You think TransCanada/Keystone pipeline opponents are noisy? Try living next to one of the Keystone pumping stations, like the one near Fort Ransom, North Dakota, that's bothering its neighbors:
The Keystone pump station that contains four, 5,000-horsepower electric turbines has been operating lower than the permitted 55-decibel level since it came on line, according to the company and state regulators. But Bruce Pantzke, who owns a farm less than a mile from the Keystone pump station, said it emits a sound that’s like “fingernails on a chalkboard.”
Not all sound is the same, he said.
“There is a lot of difference between 55 decibels of soothing elevator music and the whine off those turbines,” he said.
Pantzke said there are 18 homes within three miles of the pump station. The facility also is within a few miles of two state parks.
“It’s not something you grow used to and you can’t sleep with the windows open when that thing is going,” Pantzke said of the high-pitched whine from the turbines. “A lot of the neighbors are getting more irritated and sensitive to it every day” [James MacPherson, "Trees Planted to Hush Pipeline Pump Noise," AP via Jamestown Sun, 2013.06.08].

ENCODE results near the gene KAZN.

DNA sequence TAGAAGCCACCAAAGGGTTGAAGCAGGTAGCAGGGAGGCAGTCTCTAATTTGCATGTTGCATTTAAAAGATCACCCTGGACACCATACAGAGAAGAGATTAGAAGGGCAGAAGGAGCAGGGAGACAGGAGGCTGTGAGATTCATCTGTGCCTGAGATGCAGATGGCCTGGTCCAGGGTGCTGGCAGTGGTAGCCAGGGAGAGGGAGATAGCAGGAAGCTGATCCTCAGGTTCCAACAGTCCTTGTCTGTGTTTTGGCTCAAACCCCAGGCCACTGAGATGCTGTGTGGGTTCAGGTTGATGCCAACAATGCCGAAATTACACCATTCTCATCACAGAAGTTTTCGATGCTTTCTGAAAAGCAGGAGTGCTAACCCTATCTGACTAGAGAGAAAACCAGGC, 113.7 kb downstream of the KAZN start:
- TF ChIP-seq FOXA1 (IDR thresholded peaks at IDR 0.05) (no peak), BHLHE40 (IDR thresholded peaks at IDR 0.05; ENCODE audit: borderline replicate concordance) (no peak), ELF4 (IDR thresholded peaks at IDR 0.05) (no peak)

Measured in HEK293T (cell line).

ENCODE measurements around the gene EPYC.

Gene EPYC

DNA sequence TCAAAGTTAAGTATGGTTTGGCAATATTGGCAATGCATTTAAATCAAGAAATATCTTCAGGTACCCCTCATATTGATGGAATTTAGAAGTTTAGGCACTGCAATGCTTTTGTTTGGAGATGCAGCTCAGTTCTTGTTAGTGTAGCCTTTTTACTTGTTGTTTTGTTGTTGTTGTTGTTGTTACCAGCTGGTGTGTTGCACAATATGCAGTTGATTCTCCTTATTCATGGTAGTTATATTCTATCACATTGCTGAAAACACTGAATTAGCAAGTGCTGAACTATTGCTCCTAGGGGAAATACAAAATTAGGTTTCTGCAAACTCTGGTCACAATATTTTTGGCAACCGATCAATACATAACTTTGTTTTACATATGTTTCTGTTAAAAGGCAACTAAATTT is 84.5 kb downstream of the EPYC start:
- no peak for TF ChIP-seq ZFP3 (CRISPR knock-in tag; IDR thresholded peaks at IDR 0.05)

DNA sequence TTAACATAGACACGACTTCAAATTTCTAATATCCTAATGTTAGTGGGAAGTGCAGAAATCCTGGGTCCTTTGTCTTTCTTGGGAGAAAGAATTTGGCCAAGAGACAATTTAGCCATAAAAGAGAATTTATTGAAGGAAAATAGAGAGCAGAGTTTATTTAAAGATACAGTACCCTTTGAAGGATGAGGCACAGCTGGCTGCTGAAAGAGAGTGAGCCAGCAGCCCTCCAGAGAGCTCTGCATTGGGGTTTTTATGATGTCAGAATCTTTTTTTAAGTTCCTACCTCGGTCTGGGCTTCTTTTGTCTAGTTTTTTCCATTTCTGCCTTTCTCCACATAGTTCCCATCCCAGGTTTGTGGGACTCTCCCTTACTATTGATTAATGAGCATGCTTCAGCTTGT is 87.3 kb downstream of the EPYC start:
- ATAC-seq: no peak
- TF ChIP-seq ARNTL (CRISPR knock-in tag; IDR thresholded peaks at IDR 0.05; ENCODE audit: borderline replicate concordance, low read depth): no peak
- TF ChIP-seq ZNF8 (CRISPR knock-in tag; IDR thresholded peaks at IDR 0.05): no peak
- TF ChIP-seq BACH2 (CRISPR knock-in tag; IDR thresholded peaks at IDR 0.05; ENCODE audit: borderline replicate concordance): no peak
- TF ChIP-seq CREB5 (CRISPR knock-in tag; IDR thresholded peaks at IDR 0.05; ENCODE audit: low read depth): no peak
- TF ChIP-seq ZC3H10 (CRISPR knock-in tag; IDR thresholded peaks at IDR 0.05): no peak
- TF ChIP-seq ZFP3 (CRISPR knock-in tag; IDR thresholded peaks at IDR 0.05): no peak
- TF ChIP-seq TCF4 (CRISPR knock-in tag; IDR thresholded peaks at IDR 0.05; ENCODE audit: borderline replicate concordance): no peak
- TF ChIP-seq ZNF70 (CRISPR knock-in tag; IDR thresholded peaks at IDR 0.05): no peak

TransCanada says coyotes are louder than its plant, and it would cost too much to be a good neighbor and soundproof the facility. The company says they've installed hundreds of thousands of dollars of noise-reducing insulation, but neighbor Bruce Pantzke says that insulation may have made the noise worse. Nonetheless...
For its sound-buffering project, TransCanada purchased some 110, 6-foot tall spruce trees from a local nursery at a cost of about $40,000, Howard said. The company also is attempting to acquire additional easements to plant more trees in the area.
Howard said there are no “scientific studies” to indicate how much the trees will reduce the noise, if at all [MacPherson, 2013.06.08].
Even when they are trying to be helpful, TransCanada can't manage to do serious science and do right by the neighbors who must bear the externalities of TransCanada's oil profiteering.